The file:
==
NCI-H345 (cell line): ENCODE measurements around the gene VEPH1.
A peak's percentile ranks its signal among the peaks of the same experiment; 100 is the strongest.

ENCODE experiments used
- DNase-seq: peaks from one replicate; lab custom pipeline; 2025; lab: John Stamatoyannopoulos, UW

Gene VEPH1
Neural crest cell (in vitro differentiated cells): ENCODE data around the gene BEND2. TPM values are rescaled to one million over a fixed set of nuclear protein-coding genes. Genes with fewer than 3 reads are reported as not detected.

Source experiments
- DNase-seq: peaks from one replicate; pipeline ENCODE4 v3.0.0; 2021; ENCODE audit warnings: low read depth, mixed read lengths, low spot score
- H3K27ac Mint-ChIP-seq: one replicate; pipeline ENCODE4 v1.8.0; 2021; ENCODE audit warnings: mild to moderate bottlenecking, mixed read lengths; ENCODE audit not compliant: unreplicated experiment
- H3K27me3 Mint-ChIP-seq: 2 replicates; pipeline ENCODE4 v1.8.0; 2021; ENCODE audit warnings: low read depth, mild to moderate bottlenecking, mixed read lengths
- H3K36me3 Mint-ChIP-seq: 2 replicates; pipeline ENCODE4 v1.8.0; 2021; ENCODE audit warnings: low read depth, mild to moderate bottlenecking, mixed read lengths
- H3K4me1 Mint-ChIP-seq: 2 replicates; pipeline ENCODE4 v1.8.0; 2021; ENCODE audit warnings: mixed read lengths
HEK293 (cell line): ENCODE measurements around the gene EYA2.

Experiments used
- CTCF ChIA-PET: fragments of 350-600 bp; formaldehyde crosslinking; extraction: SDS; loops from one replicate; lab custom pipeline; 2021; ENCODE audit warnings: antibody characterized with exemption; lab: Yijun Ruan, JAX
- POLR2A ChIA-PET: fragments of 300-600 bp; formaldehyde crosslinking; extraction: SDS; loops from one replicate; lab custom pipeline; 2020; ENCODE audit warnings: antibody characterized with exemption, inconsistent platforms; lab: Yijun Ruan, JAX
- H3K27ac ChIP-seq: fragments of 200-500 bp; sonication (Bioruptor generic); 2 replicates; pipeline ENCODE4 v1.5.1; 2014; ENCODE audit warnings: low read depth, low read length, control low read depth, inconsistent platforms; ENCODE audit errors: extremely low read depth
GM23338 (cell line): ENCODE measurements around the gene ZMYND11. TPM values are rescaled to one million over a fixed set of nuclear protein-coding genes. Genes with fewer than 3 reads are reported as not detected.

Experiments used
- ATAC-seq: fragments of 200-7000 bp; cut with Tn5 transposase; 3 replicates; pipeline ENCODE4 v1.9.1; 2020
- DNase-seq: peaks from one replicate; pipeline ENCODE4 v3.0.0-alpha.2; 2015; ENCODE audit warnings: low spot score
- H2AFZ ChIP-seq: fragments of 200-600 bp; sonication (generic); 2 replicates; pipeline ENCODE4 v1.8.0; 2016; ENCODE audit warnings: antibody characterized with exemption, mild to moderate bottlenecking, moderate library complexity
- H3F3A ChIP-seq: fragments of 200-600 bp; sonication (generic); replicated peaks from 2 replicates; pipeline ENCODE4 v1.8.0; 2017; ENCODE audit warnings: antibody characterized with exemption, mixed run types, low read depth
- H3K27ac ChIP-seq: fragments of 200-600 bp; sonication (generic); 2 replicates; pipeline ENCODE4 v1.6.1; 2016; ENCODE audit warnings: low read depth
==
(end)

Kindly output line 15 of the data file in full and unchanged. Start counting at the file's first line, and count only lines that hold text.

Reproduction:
- CTCF ChIA-PET: fragments of 350-600 bp; formaldehyde crosslinking; extraction: SDS; loops from one replicate; lab custom pipeline; 2021; ENCODE audit warnings: antibody characterized with exemption; lab: Yijun Ruan, JAX